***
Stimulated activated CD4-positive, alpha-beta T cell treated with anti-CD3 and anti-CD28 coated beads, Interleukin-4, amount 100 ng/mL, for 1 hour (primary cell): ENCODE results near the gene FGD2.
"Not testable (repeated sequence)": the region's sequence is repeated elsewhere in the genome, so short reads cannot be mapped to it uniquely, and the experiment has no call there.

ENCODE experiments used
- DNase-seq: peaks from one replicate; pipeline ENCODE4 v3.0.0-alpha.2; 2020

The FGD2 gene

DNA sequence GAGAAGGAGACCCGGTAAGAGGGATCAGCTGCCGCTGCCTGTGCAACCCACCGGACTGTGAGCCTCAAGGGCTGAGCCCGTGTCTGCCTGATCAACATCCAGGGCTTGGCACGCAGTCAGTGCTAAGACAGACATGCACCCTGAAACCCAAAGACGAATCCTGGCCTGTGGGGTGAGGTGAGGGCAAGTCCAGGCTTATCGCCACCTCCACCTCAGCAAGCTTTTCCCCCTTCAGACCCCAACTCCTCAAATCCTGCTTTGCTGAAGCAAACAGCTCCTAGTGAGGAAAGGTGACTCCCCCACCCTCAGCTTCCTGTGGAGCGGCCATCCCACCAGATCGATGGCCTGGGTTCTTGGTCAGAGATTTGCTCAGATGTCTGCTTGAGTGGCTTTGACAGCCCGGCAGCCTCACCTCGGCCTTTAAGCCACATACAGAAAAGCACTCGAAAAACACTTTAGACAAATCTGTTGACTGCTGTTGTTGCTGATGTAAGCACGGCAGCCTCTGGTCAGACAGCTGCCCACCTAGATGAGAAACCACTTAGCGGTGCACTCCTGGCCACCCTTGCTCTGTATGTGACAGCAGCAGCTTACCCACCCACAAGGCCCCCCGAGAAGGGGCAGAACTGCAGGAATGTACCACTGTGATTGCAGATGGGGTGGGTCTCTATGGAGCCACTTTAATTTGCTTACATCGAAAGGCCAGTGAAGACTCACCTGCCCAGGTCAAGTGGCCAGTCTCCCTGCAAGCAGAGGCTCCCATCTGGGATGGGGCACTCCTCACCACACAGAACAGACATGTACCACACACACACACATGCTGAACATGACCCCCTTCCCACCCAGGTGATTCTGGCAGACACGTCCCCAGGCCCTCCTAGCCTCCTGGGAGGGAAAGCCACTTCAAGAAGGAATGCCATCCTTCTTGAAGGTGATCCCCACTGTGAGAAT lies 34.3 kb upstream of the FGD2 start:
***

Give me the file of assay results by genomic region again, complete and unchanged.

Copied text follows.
Stimulated activated CD4-positive, alpha-beta T cell treated with anti-CD3 and anti-CD28 coated beads, Interleukin-4, amount 100 ng/mL, for 1 hour (primary cell): ENCODE results near the gene FGD2.
"Not testable (repeated sequence)": the region's sequence is repeated elsewhere in the genome, so short reads cannot be mapped to it uniquely, and the experiment has no call there.

ENCODE experiments used
- DNase-seq: peaks from one replicate; pipeline ENCODE4 v3.0.0-alpha.2; 2020

The FGD2 gene

DNA sequence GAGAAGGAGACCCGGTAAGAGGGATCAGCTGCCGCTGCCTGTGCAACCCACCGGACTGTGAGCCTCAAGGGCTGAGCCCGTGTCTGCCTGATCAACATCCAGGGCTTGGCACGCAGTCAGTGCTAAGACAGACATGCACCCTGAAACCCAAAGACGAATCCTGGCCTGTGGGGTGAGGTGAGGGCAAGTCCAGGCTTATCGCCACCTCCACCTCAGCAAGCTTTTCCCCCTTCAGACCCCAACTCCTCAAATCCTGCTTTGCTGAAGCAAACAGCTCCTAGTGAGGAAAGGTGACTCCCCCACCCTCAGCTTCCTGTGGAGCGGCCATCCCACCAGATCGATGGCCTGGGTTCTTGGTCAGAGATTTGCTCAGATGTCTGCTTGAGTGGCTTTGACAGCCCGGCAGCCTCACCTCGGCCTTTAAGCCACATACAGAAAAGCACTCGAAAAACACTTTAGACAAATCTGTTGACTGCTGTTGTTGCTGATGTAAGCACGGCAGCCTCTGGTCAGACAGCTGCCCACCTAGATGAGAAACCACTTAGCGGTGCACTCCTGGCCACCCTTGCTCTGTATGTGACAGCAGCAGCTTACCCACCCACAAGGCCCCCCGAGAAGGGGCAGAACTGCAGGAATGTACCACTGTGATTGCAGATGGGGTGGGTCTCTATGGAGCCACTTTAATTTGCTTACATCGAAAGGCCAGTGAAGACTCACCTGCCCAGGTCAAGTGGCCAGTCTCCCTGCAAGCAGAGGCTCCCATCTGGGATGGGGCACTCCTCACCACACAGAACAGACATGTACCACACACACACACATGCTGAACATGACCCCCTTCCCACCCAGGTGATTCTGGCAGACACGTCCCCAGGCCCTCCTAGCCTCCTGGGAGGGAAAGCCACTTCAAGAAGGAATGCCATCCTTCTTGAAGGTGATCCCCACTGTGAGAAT lies 34.3 kb upstream of the FGD2 start: